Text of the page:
Anita Bonsi Is it me or is there is a huge rise of the cosmopolitan woman in Africa? I call her, the new African woman. This woman takes vacation days and balances career and work life. For one thing, if I told my mom I was having sex on the beach…the furthest thing on her mind will be a drink in a glass. Sooo who is this new African woman?
Here are 11 ways the new African woman is breaking the mold. We take care of ourselves first…without any apologies We have realized that the woman who does everything for others must first take care of herself. This could mean anything from quitting a job that we hate to starting our own business.
It could also mean ignoring all the haters and going back to school for a second degree. We choose family…and career Remember when there was a time where women had to choose between advancing in her career versus raising children and being a great wife? African women are finding ingenious ways of balancing the two. We can cook a mean jollof for dinner and defend a case in court the next morning.
The new African woman does all. We are girls who code and do everything else Did you know that there was a study that showed that black women are now the most educated group in the United States? Similarly, African women are excelling in subjects that where once thought to be dominated by men. We are killing it in math, science and technology. And we look good while doing it. We are literally turning lemons into lemonade The African woman is the most industrious of all the species. Our work ethic and our ability to wring every drop out of a great opportunity is unmatched.
Both these qualities are seen in my current favorite MotherlandMogul, Olajumoke Orisaguna. Who else is able to wake up one day selling bread and go to bed at the end of the day with a modeling contract? She wants wit, adventure and staying up late with her love watching cartoons till 3am while eating ice cream. Or cried because you had a huge project coming up and you were so stressed out?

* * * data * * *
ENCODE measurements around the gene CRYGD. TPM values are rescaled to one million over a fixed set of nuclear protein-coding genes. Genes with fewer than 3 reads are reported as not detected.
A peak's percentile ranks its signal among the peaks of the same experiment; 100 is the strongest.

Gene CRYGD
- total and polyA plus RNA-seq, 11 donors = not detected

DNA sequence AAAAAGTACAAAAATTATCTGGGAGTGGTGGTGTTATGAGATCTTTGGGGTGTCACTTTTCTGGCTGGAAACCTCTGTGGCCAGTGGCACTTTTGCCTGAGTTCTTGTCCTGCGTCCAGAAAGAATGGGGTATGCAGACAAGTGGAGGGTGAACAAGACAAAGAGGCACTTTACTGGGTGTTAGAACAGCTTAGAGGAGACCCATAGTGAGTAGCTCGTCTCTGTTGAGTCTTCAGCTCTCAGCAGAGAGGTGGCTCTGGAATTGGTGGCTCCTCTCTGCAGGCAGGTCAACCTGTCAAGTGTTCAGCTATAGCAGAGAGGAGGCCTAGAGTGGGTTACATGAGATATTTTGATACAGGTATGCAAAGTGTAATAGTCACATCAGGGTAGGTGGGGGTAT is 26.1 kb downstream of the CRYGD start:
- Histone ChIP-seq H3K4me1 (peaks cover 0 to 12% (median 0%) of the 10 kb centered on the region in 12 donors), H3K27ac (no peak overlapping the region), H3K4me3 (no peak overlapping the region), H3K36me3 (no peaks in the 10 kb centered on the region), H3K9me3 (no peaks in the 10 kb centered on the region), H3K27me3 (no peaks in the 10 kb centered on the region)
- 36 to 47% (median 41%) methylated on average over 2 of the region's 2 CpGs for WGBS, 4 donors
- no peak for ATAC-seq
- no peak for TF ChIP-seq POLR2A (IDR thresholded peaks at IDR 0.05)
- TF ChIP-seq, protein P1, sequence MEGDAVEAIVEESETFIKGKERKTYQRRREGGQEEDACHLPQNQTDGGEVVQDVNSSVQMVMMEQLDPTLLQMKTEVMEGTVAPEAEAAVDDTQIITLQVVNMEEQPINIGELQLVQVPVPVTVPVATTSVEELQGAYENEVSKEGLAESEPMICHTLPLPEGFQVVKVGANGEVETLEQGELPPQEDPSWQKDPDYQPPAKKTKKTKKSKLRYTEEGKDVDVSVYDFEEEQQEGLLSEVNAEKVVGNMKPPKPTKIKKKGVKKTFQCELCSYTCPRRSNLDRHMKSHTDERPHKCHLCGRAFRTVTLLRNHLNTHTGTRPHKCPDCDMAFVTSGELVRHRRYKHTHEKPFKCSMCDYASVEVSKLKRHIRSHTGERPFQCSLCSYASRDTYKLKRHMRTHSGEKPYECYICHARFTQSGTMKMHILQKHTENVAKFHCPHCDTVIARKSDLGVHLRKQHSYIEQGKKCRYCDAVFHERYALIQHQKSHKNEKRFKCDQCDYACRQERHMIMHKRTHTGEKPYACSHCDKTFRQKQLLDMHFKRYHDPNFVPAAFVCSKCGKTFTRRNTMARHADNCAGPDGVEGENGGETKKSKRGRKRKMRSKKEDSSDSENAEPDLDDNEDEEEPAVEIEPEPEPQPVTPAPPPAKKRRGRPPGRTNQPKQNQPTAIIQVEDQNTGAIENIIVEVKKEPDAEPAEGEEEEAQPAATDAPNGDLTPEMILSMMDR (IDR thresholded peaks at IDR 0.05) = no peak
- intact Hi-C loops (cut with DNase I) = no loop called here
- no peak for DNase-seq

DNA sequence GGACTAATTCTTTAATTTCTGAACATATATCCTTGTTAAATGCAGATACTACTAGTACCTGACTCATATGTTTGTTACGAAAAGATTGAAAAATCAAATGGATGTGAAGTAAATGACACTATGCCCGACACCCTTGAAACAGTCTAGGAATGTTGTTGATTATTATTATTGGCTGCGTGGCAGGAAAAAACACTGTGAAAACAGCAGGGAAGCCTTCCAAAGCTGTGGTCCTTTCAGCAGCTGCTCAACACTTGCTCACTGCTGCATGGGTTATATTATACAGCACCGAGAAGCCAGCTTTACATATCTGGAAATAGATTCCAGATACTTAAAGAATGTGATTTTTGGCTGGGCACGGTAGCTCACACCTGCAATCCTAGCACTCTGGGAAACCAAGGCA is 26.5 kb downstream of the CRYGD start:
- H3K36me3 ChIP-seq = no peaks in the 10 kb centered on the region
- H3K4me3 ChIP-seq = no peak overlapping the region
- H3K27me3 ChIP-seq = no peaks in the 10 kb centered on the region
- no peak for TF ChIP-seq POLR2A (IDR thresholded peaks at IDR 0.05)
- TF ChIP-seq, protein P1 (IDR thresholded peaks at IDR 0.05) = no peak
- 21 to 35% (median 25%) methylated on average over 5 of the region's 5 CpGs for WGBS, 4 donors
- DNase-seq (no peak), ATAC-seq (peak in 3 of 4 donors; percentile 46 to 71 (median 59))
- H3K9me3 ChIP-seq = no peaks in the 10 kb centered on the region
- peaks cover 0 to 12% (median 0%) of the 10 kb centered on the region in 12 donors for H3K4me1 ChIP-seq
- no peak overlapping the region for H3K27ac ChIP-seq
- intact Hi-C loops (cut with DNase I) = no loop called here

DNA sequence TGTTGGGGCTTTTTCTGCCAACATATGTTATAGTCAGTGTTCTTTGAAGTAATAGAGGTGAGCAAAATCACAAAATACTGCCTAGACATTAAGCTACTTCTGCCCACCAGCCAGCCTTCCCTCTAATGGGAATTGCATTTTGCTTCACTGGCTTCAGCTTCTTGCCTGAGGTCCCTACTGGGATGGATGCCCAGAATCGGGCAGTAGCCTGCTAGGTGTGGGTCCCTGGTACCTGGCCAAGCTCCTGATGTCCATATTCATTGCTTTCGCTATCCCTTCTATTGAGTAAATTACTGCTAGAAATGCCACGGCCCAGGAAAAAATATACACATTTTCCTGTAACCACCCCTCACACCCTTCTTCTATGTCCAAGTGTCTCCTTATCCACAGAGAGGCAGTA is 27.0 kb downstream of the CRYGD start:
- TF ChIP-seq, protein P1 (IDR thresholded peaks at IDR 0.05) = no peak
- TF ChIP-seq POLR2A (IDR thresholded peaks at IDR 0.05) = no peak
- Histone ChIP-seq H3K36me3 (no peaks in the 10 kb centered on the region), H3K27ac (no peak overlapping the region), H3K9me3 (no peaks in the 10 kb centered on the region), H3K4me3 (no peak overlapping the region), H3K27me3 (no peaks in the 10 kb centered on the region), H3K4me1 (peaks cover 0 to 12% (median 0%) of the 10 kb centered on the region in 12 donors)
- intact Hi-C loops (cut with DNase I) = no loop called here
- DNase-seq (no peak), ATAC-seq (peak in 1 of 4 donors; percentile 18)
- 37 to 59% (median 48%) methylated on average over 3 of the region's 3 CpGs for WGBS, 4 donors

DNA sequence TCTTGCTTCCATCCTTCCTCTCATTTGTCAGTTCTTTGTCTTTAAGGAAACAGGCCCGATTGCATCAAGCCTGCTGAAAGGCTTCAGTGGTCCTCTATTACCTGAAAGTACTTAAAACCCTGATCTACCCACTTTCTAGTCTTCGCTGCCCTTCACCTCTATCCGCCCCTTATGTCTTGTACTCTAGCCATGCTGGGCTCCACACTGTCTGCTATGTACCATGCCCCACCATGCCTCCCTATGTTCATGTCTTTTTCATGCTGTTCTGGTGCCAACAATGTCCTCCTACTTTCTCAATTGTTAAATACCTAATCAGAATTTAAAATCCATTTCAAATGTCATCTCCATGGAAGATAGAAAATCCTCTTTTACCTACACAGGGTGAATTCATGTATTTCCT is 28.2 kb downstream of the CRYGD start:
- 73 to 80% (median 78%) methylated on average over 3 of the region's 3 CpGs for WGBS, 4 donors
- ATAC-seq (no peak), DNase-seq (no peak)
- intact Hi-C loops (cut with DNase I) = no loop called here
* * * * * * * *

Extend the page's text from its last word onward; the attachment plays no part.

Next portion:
I have and I would love to hear your stories in the comments. Women have had to hide their emotions in the work place because of the fear of being judged as weak compared to the man. We are breaking the glass ceiling in our careers Women are the biggest consumers of African movies.
We single-handedly pump money into this industry. For a long time, men dominated in the directing and producing of African movies…but not any more. And our careers span past doctors and engineers….
And to see her making the world stop and listen to what she has to say as a writer and a speaker is so inspiring. While those careers are great, creative careers in the arts are also important. We need more African photographers, writers, artists, graphic designers, the list goes on.
How many times have you watched an episode and wanted to buy everything the girls wore. From the jewelry to the shoes and the clothes themselves. I had to stop watching because my retail lust was getting out of control…and get this? Everything is made in Africa! We are showing the world what African career wear, girls night out outfits and bathing suits can look like. We are leading the front lines on African issues Everyone in Africa knows the inconsistent power struggles that we all suffer through.
Well, guess who led the movement to tell the Ghanaian government enough is enough? Actress and producer, Yvonne Nelson. She led the cause and soon, others joined in droves. African women are no longer waiting to be told to speak, we are leading the force on issues that affect all of us. From organizations like our very own SLA to movie producers writing more complex roles for women, or business owners who create scholarships for girls. We are all more aware of the role we play in changing Africa and the stories that are told about African women.
Anita Bonsi Anita grew up telling everyone she was related to Nelson Mandela, because she has always believed that in order to be great, you should be near greatness. Even if that proximity is your fake grandfather. Discovering Chimamanda Ngozi Adichie last year reignited her desire for writing African stories and changing the way the world sees Africa. Writing for She leads Africa is a combination of two of her greatest loves: Africa and Girl bosses. She loves women who dare to change the world.
She hopes to write stories that lead many African girls to be near greatness even if its their fake auntie, Chimamanda Ngozi Adichie.